Testing Pump Pressure


The pump pressure is determined by the degree of spring compression during the intake stroke of the pump. The spring tension is so calibrated that it allows,the fuel to enter the carburetor only as long as the float needle valve is open. When the buoyancy of the float forces the float needle valve to close, pressure builds up in the fuel line and pump fuel chamber shortening the pump stroke. In normal operation, the diaphragm stroke amounts to only a few tenths of a millimeter.

The lower assembly is vented through two orifices in the casting. Also, should the fuel leak into this part of the pump, it can drain through the venting holes.


The pump pressure should be 0.20 to 0.24 atmospheres (2.9 - 3.5 psi) with the float needle valve closed and engine running at 1,000 - 3,000 rpm. Minimum fuel delivery should be 30 liters (7.9 US gal.) per hour, which equals 500 cc (16.9 us f1. oz.) per minute, at 4,500 rpm.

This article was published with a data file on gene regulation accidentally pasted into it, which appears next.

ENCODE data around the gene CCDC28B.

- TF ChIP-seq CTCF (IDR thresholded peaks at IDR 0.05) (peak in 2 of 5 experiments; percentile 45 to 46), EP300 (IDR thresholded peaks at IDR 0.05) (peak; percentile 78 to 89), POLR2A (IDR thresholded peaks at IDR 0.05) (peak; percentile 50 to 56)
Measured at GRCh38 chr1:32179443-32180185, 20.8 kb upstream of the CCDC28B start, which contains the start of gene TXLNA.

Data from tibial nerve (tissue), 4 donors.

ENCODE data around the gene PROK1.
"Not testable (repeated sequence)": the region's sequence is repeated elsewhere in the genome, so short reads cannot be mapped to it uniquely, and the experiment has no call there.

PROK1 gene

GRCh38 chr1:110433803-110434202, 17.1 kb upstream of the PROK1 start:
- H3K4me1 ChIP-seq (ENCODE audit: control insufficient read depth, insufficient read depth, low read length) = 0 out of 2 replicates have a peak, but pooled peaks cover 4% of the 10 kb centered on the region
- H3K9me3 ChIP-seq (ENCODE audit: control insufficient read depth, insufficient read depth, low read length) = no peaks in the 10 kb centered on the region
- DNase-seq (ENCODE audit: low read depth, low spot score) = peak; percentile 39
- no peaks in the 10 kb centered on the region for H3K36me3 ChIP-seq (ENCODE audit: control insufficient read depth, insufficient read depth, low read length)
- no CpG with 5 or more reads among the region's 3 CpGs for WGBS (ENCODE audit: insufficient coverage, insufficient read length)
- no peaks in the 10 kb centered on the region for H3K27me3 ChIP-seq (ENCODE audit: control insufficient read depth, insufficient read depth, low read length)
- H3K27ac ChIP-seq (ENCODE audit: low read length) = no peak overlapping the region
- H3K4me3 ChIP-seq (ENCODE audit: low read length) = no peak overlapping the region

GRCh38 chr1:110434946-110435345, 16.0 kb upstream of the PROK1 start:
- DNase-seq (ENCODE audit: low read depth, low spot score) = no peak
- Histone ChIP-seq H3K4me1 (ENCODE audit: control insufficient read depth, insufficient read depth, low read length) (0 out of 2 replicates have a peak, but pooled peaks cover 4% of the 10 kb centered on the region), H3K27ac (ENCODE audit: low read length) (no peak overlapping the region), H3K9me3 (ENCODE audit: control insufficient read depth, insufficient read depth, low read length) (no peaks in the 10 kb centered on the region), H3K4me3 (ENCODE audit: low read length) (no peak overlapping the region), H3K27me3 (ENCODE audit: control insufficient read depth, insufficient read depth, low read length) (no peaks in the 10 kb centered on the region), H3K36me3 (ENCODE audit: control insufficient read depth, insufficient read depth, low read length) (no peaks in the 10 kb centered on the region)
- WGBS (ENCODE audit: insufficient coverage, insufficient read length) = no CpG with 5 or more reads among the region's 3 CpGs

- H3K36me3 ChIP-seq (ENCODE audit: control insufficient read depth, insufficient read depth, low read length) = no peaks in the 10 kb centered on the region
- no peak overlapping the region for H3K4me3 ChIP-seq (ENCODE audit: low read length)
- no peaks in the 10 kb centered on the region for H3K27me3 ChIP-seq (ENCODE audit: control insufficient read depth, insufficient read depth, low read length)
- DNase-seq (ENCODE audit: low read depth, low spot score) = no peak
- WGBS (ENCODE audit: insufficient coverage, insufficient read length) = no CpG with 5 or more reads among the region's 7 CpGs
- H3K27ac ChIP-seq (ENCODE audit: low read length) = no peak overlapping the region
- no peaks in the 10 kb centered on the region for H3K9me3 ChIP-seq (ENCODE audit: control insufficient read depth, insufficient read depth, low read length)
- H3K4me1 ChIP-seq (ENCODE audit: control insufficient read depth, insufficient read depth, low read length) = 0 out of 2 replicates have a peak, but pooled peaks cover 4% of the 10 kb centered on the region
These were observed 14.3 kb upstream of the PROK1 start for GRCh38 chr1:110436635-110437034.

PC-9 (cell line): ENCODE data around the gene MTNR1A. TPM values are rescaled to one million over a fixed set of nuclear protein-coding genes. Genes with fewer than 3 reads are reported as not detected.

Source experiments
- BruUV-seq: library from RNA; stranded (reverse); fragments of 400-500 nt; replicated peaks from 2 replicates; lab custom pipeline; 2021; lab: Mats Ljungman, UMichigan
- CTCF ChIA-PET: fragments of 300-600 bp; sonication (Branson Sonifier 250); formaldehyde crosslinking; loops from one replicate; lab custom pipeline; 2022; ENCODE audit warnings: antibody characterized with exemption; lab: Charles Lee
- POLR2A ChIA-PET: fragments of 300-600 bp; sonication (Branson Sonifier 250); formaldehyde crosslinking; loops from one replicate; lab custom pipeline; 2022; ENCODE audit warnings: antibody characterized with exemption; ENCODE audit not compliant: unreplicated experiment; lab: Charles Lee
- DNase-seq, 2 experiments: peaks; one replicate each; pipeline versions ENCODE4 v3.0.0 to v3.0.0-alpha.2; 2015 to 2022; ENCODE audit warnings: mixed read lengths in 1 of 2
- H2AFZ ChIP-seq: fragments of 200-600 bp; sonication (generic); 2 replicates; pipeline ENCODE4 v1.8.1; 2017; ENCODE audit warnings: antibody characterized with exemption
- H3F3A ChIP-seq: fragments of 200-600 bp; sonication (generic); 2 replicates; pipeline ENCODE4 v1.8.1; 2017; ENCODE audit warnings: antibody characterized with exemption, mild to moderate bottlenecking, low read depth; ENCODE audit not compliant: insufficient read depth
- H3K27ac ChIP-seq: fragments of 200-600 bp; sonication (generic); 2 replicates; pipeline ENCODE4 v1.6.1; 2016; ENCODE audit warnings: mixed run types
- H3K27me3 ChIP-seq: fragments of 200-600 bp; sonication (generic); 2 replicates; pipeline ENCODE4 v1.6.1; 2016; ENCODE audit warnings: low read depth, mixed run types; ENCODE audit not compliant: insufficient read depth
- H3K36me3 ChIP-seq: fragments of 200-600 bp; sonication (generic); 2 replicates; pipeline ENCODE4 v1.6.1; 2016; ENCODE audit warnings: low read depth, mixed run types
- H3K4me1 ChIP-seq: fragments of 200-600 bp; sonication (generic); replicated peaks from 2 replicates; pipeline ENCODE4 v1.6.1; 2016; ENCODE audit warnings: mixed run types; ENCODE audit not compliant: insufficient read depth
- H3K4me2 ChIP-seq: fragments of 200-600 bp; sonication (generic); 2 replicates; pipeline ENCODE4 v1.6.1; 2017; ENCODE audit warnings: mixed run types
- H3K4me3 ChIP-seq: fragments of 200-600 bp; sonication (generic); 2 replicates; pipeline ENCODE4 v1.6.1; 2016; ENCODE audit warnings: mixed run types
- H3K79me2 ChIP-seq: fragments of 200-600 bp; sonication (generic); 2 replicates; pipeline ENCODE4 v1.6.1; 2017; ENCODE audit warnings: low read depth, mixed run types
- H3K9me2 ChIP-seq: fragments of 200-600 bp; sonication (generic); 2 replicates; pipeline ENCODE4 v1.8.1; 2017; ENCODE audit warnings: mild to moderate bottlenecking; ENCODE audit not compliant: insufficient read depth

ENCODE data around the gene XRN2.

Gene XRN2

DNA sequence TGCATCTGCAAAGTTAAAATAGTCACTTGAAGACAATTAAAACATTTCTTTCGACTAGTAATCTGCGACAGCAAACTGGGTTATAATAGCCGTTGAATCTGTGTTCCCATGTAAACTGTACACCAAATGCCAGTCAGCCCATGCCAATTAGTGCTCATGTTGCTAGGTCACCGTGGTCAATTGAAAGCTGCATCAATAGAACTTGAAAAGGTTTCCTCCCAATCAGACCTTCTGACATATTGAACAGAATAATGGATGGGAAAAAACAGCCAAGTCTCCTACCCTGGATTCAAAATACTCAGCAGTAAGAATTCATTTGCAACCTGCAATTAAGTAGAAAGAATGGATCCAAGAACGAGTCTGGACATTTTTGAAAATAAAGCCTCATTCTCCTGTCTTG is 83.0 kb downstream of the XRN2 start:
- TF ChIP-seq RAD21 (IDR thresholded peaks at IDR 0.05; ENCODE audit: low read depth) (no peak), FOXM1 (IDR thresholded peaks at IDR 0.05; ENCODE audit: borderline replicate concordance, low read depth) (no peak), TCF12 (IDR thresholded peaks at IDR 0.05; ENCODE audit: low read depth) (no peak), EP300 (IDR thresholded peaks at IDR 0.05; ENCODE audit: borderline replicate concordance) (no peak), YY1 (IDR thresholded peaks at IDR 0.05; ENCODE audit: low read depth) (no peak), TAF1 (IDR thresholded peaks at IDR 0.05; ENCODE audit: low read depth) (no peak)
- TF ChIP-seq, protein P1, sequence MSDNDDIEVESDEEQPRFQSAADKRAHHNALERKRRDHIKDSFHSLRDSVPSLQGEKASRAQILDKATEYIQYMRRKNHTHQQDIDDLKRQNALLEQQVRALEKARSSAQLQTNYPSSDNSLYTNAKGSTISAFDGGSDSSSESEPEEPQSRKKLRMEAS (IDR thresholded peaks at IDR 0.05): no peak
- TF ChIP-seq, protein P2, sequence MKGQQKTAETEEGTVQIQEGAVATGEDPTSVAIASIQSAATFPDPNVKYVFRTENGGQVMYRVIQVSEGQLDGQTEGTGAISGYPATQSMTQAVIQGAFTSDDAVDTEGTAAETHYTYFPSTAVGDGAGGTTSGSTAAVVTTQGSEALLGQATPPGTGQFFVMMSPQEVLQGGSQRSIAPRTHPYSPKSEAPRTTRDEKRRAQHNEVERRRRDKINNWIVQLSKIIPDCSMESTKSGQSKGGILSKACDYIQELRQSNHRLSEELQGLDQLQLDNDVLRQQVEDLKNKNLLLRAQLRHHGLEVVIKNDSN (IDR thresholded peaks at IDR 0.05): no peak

The simplest way to check the fuel pump pressure is with the aid of a pressure gauge inserted into the fuel line between the pump and carburetor by means of a T-joint. A fuel shut-off valve is incorporated in the fuel line behind the pressure gauge.

Essential for proper pump pressure is correct spring tension and faultless condition of the diaphragm and control valves.

Excessive pump pressure causes carburetor flooding and, in almost all cases, leads to dilution of oil. Insufficient pump pressure causes lean combustion mixture and, thus, a rough running engine with misfiring at high rpm and decreased power output.
Last modified: Tue, 21 Dec 2004


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